The lesson here is that regardless of how people use social media, brands will always be at the mercy of the algorithms and changes of the channel. In an interview with The New York Times, Emily Bell, Director at the Tow Center for Digital Journalism at Columbia University, said,
“There is now an expectation, in general, on the part of publishers that platforms will change, and that they won’t necessarily be informed how they will change.”
Therefore, in order to completely own the customer experience, brands should rely on owned media channels that allow them to control their reach and message.
Retaining Your Brand Identity on Social Media
Well, we know that customers will pay a premium for brands they trust or simply will be more willing to spend their hard-earned money with a strong brand. But while social media offers an opportunity to extend the reach of a brand message, it also presents great risks through that extension.
AdAge asked these same questions in the (relatively) early days of social media in the article “What’s Your Brand’s Social ID?” where they identify social media as presenting an “emerging crisis of brand identity”. The answer is that brands have a compelling need:
…to communicate who you are as a brand and what you stand for through social media in a far more consistent, strategic and global way.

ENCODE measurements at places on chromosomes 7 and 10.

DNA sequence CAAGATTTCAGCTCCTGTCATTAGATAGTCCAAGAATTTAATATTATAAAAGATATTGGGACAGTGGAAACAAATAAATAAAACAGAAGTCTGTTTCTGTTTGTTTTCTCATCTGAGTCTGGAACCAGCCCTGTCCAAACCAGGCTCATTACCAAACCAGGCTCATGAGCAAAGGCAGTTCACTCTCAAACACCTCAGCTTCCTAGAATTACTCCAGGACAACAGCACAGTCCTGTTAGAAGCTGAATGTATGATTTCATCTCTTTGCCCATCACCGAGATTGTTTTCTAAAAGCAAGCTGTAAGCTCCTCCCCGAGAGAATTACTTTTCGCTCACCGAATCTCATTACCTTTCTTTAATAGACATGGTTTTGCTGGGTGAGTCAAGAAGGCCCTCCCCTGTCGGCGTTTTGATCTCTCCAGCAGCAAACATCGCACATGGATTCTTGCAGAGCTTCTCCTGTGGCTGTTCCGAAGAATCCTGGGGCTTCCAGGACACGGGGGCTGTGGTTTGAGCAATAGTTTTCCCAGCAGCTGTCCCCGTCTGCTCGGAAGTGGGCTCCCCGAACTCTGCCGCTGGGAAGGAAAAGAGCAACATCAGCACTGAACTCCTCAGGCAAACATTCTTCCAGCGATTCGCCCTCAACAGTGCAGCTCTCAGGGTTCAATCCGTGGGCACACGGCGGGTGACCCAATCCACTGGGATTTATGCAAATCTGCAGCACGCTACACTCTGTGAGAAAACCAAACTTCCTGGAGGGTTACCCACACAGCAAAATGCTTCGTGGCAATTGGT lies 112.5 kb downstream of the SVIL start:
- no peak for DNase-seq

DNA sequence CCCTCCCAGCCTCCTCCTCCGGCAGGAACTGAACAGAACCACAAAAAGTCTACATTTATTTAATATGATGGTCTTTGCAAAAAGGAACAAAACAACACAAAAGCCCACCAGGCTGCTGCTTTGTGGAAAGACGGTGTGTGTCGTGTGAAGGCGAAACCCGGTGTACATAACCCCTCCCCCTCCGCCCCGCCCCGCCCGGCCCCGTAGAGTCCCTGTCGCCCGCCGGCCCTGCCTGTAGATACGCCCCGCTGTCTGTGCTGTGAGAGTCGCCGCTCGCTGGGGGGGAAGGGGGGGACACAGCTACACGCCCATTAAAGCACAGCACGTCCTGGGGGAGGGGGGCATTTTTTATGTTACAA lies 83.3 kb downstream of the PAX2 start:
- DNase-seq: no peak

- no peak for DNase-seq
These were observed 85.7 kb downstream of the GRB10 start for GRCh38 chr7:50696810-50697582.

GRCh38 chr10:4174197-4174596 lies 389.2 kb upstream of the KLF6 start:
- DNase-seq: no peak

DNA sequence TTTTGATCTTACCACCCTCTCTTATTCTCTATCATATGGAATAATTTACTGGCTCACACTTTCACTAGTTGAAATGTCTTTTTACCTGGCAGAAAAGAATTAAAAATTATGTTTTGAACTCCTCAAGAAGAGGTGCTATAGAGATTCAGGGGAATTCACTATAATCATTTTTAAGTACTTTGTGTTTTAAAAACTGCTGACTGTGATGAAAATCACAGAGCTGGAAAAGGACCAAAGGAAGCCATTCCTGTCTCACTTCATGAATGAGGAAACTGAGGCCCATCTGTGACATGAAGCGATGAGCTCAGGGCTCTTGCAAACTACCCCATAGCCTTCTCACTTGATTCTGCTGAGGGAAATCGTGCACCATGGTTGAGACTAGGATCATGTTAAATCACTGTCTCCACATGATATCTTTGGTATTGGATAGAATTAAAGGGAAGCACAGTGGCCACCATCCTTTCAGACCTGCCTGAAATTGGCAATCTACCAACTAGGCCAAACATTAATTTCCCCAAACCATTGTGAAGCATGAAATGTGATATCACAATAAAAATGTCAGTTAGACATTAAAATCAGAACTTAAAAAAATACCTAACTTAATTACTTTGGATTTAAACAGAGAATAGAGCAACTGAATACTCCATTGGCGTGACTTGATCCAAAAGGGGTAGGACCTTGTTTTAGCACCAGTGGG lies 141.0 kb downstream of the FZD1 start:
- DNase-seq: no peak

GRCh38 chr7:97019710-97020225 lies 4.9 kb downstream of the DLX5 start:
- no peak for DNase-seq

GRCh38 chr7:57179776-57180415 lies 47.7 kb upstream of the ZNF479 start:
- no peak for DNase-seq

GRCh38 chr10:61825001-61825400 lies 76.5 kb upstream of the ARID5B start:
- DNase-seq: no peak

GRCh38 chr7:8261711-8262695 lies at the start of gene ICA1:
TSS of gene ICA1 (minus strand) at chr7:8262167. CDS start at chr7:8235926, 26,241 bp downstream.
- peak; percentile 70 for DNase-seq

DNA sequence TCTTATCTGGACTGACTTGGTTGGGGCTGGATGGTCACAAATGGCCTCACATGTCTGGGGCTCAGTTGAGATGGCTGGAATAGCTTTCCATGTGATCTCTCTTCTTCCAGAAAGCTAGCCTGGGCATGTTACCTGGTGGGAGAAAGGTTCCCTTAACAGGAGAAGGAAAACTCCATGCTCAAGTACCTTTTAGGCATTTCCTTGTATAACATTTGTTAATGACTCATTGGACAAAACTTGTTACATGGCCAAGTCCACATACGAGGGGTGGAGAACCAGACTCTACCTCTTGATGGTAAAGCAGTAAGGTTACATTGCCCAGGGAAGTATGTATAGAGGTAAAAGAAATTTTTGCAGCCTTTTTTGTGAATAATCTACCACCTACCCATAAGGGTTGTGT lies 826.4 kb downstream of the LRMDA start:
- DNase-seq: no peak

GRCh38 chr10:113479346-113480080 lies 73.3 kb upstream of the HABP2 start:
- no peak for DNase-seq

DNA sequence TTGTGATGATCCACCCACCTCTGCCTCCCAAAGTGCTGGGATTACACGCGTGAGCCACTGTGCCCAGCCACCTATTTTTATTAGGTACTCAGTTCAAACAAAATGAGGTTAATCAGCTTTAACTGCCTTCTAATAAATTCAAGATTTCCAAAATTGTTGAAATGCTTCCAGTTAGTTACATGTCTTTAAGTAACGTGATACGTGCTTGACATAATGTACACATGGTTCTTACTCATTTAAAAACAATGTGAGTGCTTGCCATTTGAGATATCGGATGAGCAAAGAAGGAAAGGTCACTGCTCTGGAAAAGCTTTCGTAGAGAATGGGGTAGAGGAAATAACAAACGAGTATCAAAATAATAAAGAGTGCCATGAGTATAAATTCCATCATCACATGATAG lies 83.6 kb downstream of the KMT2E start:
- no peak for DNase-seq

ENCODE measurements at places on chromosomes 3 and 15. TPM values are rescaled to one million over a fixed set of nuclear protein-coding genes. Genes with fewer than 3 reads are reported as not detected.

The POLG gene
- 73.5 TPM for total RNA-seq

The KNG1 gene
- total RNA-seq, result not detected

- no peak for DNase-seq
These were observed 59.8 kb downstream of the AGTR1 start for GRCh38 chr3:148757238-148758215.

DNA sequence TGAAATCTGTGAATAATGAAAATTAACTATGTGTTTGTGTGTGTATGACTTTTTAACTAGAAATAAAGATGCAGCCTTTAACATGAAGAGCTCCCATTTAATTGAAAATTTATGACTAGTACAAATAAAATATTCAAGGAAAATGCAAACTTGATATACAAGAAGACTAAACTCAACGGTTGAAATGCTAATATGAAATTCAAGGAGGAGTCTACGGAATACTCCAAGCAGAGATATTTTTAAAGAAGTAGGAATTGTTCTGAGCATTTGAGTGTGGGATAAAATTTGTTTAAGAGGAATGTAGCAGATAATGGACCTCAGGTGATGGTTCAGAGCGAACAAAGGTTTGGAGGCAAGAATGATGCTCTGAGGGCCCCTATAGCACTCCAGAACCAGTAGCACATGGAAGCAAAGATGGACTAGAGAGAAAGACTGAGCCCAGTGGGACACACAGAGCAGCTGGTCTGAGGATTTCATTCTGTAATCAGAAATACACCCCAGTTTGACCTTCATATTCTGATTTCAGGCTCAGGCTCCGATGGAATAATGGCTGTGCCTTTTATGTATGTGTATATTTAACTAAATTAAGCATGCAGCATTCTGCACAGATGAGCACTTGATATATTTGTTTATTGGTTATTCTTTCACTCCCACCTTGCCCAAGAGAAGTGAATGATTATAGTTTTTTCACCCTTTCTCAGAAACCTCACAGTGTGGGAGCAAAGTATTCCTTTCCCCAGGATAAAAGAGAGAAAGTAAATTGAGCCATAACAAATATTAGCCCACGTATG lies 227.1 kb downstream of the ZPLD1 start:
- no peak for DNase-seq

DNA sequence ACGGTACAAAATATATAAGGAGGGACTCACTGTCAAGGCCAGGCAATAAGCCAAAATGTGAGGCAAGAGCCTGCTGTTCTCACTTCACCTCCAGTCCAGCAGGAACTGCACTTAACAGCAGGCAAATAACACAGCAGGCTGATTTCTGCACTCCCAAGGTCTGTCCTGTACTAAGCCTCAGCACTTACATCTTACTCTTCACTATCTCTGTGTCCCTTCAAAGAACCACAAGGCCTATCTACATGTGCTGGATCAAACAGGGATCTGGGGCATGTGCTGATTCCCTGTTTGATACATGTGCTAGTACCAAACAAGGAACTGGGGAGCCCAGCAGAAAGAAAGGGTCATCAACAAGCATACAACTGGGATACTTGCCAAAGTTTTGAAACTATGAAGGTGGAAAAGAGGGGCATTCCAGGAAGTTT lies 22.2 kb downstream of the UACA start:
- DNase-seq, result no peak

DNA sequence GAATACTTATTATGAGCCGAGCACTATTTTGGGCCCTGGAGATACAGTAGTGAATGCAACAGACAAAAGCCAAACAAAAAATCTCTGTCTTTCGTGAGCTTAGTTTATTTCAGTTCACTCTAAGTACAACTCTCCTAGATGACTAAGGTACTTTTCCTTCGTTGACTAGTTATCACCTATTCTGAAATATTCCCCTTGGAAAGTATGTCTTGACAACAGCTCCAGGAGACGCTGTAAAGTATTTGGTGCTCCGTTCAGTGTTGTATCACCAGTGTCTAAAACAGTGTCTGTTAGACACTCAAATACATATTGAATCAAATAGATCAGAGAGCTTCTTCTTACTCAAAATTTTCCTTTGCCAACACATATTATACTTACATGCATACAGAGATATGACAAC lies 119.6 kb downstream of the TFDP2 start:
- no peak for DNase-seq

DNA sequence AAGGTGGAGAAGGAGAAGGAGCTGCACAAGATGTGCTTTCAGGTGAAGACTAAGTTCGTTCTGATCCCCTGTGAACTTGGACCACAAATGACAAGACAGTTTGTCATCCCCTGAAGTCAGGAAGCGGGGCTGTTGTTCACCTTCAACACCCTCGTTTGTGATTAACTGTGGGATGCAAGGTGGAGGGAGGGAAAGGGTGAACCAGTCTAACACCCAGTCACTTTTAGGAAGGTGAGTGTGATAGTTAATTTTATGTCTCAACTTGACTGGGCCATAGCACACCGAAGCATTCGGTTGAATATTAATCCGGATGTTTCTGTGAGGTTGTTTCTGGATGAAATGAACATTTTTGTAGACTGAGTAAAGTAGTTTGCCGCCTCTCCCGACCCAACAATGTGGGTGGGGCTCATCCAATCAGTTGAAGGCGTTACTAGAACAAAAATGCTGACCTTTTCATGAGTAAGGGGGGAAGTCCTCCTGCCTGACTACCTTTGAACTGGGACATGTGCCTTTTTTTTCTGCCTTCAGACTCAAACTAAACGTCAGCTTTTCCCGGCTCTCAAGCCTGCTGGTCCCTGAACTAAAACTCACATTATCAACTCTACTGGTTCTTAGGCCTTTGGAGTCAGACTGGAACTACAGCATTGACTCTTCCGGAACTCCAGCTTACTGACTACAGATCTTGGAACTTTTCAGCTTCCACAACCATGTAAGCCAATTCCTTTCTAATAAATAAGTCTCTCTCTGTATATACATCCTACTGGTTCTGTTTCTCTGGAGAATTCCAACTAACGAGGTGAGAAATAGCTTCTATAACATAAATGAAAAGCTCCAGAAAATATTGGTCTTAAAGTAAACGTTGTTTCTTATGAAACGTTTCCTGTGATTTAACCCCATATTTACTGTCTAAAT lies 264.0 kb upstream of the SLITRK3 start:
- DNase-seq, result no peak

While this sounds very much like the common definition for Integrated Marketing Communications, the author is suggesting that we need to go farther and deeper in coordinating marketing plans.
In the FastCompany post “How to Measure Brand Value: Likes, Followers, Influencers, Views? No, Social Currency” the author talks about a recent study on brand valuation conducted by Vivaldi partners in conjunction with MIT called Brand Social Currency. They show how brands with high loyalty and strong social currency command a price premium confirming the need for the tighter coordination of social brand activities.
But, it further states that brand advocates are more important than simply measuring followers and that not all brands will see an improvement in their value through social media. The reason: because putting social messaging into the proper context is important. In simpler words, a brand’s social activities need to help your prospects with something that is relevant to your brand.
I think this quote in the article from Erich Joachimsthaler, Founder and CEO of Vivaldi Partners sums it up well:
“Brand Social Currency is not about social media, not about buzz, not about tactics. It is so much bigger. It gets to a brand’s long-term sustainability. It’s about how customers relate to one another in the context of brands and how those brands, companies, products and people relate to customers … It’s an experiential, holistic concept that we have deconstructed and reconstructed to map to brand value.”
And there you have it: whether you call it “experiential branding” or “relational branding” as a colleague recently explained it to me, it is important to understand that we are no longer (if ever) in control.
In the end I think it comes down to what another colleague of mine called “Brand Enablement:” we should accept our role as brand stewards, accept that our brands live in the minds of the consumers and allow the process of co-creation to evolve. It doesn’t mean we can’t orchestrate the movement. In fact, we will likely work much harder but with greater and more rewarding outcomes.